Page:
Everyone Is Still Alive by Cathy Rentzenbrink review – the road to redemption

Cathy Rentzenbrink is the author of one of the most powerful memoirs of the past decade. The Last Act of Love told of the accident that left her brother in a decade-long coma, the long shadow cast on her life, the grief and guilt that haunted her. She followed that book with A Manual for Heartache, a Matt Haig-ish miscellany offering succour to the grieving, a series of nuggets of wisdom and comfort for times of trouble. Haig is an interesting point of reference for Rentzenbrink: he was a novelist who moved effortlessly into nonfiction. Now Rentzenbrink has taken the opposite path, publishing her first novel, Everyone Is Still Alive.

Juliet and Liam have moved from trendy east London to Magnolia Road, a leafy and genteel street in Hammersmith, west London. Juliet’s mother has died, and she and Liam, who is an author, move into her mother’s house with their child, Charlie. Liam worries that “Magnolia Road is a bit square, a bit posh, a bit heteronormative, not the sort of place he imagines a hip young writer should live.” Soon, though, he falls in with the “Magnolia Wives”, the mums at Charlie’s school. There’s the “wise woman”, Sarah, there’s the perennially disappointed Helen, and there’s Lucy, whose husband, Bas, is possibly cheating on her. It’s a privileged world, hellishly so, where marriages are full of mistrust and disappointment, where children are tormented by the ambitions and neuroses of their parents, where money and status are everything.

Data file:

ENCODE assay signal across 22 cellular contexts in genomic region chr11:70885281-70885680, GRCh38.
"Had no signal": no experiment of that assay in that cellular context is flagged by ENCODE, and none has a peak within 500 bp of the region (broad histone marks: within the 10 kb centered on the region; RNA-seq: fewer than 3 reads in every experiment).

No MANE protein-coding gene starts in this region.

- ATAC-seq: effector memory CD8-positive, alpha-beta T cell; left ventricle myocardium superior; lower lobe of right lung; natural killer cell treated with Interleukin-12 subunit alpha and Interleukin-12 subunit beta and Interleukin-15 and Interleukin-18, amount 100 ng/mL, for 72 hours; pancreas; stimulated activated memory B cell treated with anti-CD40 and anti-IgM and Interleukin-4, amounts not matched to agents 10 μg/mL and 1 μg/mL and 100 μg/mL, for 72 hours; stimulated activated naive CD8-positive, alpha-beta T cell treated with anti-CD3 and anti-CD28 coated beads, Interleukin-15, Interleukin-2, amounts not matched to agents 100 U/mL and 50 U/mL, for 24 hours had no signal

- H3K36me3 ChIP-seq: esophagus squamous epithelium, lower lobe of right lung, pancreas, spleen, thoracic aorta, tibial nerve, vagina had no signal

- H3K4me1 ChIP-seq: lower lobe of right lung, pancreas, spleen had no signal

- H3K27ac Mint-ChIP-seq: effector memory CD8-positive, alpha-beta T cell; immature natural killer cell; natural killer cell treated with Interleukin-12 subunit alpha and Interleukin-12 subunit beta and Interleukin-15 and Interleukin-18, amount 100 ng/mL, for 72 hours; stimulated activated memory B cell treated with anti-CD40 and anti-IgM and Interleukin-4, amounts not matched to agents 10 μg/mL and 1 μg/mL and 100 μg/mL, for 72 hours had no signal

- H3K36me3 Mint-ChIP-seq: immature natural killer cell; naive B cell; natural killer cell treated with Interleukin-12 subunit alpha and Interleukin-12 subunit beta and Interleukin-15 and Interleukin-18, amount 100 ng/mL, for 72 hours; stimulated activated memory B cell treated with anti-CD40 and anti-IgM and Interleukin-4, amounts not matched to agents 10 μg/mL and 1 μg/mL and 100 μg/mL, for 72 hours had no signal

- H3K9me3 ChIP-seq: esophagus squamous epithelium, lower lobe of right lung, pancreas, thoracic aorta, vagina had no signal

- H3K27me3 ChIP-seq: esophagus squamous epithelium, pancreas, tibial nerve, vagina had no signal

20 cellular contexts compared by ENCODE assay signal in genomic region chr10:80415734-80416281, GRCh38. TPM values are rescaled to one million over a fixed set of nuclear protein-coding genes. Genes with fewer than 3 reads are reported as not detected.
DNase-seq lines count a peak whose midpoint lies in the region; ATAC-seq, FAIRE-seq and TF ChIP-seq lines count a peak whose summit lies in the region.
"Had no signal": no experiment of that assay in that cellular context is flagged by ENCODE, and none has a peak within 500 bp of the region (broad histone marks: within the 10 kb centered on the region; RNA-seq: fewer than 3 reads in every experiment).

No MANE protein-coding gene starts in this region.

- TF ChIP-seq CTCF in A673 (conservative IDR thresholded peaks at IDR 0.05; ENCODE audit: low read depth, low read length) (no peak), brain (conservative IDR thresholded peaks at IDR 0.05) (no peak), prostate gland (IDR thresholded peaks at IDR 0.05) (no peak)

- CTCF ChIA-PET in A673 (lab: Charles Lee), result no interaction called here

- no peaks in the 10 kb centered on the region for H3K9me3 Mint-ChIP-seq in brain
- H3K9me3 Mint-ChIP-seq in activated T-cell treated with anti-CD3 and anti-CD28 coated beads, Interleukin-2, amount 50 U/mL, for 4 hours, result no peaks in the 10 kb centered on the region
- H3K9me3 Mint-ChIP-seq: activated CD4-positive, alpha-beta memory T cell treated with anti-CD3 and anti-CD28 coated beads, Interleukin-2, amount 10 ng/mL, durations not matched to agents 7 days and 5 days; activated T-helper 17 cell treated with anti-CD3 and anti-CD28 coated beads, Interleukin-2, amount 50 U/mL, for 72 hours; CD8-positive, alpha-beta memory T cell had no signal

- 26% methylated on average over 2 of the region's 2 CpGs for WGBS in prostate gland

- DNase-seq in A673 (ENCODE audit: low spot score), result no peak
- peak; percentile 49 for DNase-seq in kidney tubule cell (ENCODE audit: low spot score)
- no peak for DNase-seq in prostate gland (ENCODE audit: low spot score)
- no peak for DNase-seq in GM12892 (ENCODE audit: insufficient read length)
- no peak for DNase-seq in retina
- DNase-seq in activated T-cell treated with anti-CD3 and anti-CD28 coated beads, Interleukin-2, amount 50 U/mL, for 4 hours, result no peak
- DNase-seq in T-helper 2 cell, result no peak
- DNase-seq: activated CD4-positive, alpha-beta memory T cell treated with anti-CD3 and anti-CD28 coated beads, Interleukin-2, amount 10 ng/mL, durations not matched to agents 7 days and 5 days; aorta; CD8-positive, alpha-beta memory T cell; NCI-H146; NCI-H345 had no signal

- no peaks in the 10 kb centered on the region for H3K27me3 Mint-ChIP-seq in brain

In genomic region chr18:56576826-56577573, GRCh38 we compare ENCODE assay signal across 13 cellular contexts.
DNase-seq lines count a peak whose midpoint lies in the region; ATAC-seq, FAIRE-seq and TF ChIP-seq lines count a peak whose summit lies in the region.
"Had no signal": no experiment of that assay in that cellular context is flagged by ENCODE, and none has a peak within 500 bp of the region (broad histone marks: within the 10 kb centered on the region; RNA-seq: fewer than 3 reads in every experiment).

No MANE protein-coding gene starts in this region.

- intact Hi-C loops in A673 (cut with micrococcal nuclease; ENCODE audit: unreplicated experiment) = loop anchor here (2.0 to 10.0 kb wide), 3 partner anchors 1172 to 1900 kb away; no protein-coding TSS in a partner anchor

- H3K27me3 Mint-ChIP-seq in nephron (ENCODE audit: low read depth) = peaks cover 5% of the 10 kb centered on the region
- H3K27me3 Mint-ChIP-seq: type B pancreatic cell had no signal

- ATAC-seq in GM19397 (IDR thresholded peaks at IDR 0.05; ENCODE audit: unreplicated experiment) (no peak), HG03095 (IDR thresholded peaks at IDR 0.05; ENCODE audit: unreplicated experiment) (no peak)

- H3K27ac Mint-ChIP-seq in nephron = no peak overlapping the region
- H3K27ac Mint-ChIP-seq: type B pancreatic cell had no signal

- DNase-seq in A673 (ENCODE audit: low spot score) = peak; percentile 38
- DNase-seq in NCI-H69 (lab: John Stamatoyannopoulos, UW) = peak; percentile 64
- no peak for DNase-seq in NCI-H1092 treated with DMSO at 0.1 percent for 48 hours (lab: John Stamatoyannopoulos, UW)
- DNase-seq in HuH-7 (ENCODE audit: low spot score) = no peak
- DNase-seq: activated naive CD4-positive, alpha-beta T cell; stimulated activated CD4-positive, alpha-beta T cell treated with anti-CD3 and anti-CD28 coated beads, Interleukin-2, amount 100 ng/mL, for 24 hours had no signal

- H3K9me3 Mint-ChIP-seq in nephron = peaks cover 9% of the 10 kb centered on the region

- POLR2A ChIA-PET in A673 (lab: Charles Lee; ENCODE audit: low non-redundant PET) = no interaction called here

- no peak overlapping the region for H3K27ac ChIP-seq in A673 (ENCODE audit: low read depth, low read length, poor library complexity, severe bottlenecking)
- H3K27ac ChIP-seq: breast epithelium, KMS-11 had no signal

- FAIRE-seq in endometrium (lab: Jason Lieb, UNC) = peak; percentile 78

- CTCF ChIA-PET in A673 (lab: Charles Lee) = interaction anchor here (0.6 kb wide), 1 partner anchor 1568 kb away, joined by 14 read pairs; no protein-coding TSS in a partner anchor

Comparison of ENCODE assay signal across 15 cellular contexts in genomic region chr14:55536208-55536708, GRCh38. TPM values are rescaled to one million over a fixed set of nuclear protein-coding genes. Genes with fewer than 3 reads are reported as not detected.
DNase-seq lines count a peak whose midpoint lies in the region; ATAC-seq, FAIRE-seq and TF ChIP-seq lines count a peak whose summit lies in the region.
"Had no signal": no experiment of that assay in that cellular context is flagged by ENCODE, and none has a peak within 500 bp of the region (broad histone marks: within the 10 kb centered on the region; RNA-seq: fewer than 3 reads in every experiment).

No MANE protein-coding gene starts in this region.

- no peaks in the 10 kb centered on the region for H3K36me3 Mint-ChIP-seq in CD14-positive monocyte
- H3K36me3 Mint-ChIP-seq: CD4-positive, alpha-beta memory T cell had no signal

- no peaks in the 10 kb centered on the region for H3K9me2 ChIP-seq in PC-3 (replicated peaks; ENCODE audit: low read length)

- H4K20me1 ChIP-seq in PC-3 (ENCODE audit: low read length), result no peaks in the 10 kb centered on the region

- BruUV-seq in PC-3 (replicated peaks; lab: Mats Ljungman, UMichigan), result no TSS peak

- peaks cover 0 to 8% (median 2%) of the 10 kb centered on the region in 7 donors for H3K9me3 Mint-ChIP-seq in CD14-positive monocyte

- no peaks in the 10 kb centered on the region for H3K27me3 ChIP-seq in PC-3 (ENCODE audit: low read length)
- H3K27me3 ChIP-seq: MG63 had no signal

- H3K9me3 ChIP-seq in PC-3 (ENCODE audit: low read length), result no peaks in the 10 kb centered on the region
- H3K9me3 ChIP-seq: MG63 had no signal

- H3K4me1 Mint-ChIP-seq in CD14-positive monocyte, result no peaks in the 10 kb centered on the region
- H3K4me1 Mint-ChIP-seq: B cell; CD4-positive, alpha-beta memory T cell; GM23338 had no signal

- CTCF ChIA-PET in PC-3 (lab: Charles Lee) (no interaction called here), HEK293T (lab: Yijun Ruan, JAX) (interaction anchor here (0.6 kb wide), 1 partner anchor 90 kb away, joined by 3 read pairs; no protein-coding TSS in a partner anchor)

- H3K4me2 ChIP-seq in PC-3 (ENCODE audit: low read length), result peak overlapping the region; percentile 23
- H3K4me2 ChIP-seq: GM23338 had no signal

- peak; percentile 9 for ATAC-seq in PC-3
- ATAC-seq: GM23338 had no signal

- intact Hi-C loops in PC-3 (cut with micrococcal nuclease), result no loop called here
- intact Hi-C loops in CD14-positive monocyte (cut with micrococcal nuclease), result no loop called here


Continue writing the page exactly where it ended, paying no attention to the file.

An accident takes centre stage in this book, too. Three-quarters of the way through, a child is injured, and we feel that the novel might be heading off into dramatically different territory. What started as a waspish satire on London life shifts gear into tragedy. I wonder if it is a reflection of Rentzenbrink’s own past sorrows that the jeopardy is resolved so swiftly, that the reader doesn’t have to wait long before returning to the first-world problems of Magnolia Road.

The interjection of real life does change something, though, because following the accident a kind of warmth suffuses the book, and we begin to see the characters in a new light. People who at first seemed like monsters, caricatures fawning over their Bellas, Felixes and Leos, suddenly flesh out into fully formed humans. We recognise that this is a book about going to new places and the fear of new people, but also about the comfort of community, the way that even a place like Magnolia Road can be a source of the kind of friendship and support that gets you through even the darkest times.

Everyone Is Still Alive by Cathy Rentzenbrink is published by Orion (£14.99). To support the Guardian and Observer order your copy at guardianbookshop.com. Delivery charges may apply

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